Personally, I wouldn't touch a glass of grapefruit or tomato juice solo, but I can handle either when mixed with vodka and ice.

In my universe, the Bloody Mary was invented for hangovers, football tailgate parties (or both, depending on a particular weekend's degree of difficulty). Since I generally work at most of the football games I attend, it seldom occurs to me to order a Bloody Mary.

(The last time I attended a Badgers game, I had a Bloody Maria, which swaps tequila for vodka).

I missed the OMC staff "field trip" to Trocadero for Round 1 of the Bloody Mary contest, but I was on hand to sample The Wicked Hop entry with my co-workers. I found the drink to be flavorful and satisfying and gave an "A" grade to the accoutrements - shrimp, sausage stick, cheese whip, mushroom and cheese-stuffed olive. As I sipped from the Stella Artois chaser, I knew instantly that I was consuming one of the better Bloodys in town. I didn't think anything could top it.

Then, I went to Trocadero.

That drink, prepared in a shaker as I sat at the bar, was born of vodka, tomato juice and a homemade mix that the bartender told me included "at least 10 different ingredients." I found the drink to be more zesty and vivacious than The Wicked Hop's solid effort. I didn't see the Hop bartender prepare our drinks, but I got a sense that they were stirred, not shaken. That could have been the difference.

Trocadero's classic drink didn't match the Hop's for extras (though I did like the lemon and lime garnishes and the pickle and asparagus spear), but substance won out over style. The complex flavors from that homemade base were consistently strong all the way to the bottom of the glass. The short Heineken chaser was appreciated. Next time I'm in Trocadero, I'll try a "Frenchie," which is made with Grey Goose vodka, a bleu cheese-stuffed olive and a dash of Dijon mustard.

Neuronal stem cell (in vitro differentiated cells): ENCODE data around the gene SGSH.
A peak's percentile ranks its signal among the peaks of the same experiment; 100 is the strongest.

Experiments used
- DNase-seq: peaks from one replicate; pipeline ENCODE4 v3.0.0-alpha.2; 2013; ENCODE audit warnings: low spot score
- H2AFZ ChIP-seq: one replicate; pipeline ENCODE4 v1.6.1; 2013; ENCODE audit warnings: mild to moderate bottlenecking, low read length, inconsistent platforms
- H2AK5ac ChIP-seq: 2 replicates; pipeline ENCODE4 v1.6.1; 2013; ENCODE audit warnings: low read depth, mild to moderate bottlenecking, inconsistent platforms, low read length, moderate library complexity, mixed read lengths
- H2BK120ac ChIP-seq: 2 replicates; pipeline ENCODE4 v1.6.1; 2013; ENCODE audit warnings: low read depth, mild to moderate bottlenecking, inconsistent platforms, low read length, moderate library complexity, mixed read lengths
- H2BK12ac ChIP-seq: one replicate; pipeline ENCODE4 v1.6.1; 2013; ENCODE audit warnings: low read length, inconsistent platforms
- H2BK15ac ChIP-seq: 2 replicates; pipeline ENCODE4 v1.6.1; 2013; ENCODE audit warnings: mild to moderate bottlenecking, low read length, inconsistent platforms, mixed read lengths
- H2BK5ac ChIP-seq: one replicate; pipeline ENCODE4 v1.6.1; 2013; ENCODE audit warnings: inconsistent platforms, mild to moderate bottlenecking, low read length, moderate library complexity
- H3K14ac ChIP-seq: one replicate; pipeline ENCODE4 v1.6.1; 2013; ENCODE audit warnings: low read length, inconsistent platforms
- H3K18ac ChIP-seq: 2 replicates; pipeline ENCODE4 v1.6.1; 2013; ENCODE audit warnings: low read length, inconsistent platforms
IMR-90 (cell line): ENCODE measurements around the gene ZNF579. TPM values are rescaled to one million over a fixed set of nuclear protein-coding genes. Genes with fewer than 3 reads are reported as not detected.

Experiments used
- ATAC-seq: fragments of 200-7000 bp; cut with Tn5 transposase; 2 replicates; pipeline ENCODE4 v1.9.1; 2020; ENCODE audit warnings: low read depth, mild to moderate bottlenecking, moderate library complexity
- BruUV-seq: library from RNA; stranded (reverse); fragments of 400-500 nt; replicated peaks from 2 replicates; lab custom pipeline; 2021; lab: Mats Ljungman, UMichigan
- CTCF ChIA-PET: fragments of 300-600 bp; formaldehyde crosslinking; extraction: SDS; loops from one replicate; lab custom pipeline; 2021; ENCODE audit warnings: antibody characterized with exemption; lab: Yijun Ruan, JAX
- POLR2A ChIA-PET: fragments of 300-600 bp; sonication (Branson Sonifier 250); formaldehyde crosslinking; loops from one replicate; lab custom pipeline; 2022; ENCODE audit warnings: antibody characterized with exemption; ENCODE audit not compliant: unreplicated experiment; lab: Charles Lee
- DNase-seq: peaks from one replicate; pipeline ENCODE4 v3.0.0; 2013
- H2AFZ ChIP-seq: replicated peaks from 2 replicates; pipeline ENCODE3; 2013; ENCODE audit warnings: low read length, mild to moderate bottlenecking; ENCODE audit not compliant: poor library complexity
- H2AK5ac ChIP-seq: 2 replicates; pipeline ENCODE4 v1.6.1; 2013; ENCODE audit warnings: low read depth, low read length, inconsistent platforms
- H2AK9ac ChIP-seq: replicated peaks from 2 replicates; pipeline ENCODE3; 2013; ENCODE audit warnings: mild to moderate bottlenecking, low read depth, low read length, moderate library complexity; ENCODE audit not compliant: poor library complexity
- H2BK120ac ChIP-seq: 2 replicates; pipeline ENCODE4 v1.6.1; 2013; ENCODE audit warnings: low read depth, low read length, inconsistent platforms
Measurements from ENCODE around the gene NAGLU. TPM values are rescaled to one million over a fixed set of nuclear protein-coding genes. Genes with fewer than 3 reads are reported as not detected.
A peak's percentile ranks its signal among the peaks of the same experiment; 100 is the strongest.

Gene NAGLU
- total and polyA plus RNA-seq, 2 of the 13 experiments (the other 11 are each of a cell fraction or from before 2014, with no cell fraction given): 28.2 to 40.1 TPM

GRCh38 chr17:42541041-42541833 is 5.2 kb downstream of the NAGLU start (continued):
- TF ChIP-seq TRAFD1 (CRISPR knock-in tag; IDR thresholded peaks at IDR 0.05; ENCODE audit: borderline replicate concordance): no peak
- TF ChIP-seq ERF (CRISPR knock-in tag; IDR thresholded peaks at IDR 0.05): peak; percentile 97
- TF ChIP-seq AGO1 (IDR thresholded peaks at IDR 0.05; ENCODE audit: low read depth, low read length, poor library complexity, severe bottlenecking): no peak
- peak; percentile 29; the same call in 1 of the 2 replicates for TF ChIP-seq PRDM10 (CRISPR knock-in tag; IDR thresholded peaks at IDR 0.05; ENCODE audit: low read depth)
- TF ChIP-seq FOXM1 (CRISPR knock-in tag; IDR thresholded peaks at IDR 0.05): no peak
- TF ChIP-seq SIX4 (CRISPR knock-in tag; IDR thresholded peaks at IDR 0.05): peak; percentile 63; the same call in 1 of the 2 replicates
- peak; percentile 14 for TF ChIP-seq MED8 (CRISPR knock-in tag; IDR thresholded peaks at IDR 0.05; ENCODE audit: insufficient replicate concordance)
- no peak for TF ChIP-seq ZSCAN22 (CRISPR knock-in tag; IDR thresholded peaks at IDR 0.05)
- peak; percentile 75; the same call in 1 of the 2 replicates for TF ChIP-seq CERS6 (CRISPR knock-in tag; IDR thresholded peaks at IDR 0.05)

This was an extremely close race; a coin flip, really. Both drinks were outstanding and I may have to do another test during a football weekend.

Andy Tarnoff
Publisher
Pick: The Wicked Hop

I spent the first 30 or so years of my life avoiding tomato juice as if it was Polonium 232. Which is why, as a fairly recent convert to the world of Bloody Marys, I wasn't sure I could succinctly compare two of Milwaukeee's best. But it was really no contest between Trocadero and The Wicked Hop. Even before trying The Wicked Hop's entry, which was about five days after Troc, I had a feeling I could predict the winner … and I was right: The Wicked Hop blew Trocadero out of the water (or, in this case, vodka).

Nothing seemed too terribly wrong about the Bloody Mary at Trocadero, except for the suspicious lack of ice. For such a thick and substantial beverage, skimping on the ice department isn't a good idea. It also tasted a little weak, and sure enough, its low-alcohol content left me sober as a judge. The presentation was nice, complete with a "Tiny Heinie," a pony-sized Heineken that made me feel like Andre The Giant whilst holding it. The drink, though, seemed a little underdressed, with an olive, a pickle, asparagus (pickled), a lemon, a lime and a surprisingly spicy bean -- nothing too terribly out of the ordinary. Considering Troc's excellent reputation for top-notch cocktails, many of which I have personally enjoyed, I had the distinct feeling that I was drinking a pre-mixed cocktail, and while not extraordinary, it tasted just about fine -- if not a little pricey at $6.50.

The entry from The Wicked Hop was like comparing High Life to Cristal (one might be the champagne of beers, but the other is the champagne of champagne). This well-stocked pint glass was chock full of stringy cheese, a beef stick, a stuffed olive, a marinated mushroom and more (though I took a pass on the shrimp). It was icy cold, just spicy enough (more zesty, really) and plenty strong. The server didn't offer a choice of chaser, but I could hardly complain at the lil' Stella Artois that came alongside. Filling, packing a power punch and full of accoutrements, I wanted another.

Until now, I thought Milwaukee's best Bloody hailed from 4th Base. But at a measly $6 for a veritable liquid lunch, I think OMC readers got it right. The Wicked Hop makes one wicked awesome Bloody Mary.


Talkbacks

Burgers | July 21, 2007 at 1:31 p.m. (report)

Sobelmans has been making better bloodies for longer than either The Wicked Hop or Trocadero's has been open. Theirs are both just imitations. Is there anything that The Wicked Hop won't steal from Sobelmans?

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cbbush | July 10, 2007 at 2:25 p.m. (report)

Miller High Life is actually the champagne of beers. Otherwise, I would agree with most of what the eds chose!